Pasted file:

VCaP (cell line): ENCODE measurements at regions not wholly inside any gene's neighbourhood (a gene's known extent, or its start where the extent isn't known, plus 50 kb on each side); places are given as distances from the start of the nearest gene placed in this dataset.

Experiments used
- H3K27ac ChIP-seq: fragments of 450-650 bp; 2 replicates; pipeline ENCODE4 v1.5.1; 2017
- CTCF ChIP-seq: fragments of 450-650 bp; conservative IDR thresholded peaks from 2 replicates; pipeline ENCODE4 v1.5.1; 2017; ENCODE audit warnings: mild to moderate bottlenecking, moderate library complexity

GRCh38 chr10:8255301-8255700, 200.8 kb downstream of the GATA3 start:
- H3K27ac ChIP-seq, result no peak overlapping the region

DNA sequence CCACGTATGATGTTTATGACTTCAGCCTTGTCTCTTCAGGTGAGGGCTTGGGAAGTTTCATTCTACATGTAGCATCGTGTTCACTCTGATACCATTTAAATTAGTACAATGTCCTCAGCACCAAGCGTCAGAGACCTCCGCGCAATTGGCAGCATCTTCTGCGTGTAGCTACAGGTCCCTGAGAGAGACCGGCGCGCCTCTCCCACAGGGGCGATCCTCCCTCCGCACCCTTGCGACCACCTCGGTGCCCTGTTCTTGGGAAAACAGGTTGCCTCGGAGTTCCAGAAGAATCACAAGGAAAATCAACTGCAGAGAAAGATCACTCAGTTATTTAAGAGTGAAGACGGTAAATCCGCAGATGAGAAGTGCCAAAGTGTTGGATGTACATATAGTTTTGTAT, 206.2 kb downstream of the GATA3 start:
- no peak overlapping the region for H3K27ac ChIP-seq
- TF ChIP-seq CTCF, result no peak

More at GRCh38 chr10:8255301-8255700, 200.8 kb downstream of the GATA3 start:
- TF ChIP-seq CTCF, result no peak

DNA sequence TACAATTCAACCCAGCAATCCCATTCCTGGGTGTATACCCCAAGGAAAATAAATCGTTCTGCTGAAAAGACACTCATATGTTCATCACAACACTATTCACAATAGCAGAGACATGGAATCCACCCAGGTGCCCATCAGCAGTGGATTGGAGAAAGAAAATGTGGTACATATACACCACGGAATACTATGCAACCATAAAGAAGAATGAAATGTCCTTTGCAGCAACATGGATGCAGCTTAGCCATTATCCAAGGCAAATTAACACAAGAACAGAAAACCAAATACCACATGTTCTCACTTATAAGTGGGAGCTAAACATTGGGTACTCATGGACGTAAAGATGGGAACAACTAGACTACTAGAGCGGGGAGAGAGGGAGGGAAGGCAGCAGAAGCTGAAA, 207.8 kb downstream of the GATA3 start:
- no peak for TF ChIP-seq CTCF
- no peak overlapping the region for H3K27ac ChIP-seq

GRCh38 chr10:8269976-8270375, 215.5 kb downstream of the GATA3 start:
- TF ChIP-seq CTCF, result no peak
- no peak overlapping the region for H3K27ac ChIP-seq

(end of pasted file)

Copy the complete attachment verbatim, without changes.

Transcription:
VCaP (cell line): ENCODE measurements at regions not wholly inside any gene's neighbourhood (a gene's known extent, or its start where the extent isn't known, plus 50 kb on each side); places are given as distances from the start of the nearest gene placed in this dataset.

Experiments used
- H3K27ac ChIP-seq: fragments of 450-650 bp; 2 replicates; pipeline ENCODE4 v1.5.1; 2017
- CTCF ChIP-seq: fragments of 450-650 bp; conservative IDR thresholded peaks from 2 replicates; pipeline ENCODE4 v1.5.1; 2017; ENCODE audit warnings: mild to moderate bottlenecking, moderate library complexity

GRCh38 chr10:8255301-8255700, 200.8 kb downstream of the GATA3 start:
- H3K27ac ChIP-seq, result no peak overlapping the region

DNA sequence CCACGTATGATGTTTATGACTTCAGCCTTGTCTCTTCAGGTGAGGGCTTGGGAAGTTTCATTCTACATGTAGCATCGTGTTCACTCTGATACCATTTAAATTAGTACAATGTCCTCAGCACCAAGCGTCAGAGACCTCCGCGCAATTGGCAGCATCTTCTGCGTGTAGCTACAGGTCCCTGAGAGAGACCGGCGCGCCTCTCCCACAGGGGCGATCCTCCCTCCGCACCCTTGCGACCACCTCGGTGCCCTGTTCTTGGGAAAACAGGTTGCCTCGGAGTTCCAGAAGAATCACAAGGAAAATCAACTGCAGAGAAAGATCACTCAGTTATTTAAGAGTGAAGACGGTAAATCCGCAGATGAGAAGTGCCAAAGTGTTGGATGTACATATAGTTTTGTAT, 206.2 kb downstream of the GATA3 start:
- no peak overlapping the region for H3K27ac ChIP-seq
- TF ChIP-seq CTCF, result no peak

More at GRCh38 chr10:8255301-8255700, 200.8 kb downstream of the GATA3 start:
- TF ChIP-seq CTCF, result no peak

DNA sequence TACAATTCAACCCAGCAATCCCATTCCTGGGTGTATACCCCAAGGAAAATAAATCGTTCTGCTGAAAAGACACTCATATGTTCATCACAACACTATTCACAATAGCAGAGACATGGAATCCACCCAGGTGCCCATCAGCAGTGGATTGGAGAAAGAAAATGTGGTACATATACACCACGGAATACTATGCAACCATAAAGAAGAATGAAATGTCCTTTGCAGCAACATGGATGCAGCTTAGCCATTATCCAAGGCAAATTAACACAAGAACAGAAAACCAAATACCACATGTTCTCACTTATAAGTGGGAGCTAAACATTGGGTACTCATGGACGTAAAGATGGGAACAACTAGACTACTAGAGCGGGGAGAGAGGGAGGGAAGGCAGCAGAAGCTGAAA, 207.8 kb downstream of the GATA3 start:
- no peak for TF ChIP-seq CTCF
- no peak overlapping the region for H3K27ac ChIP-seq

GRCh38 chr10:8269976-8270375, 215.5 kb downstream of the GATA3 start:
- TF ChIP-seq CTCF, result no peak
- no peak overlapping the region for H3K27ac ChIP-seq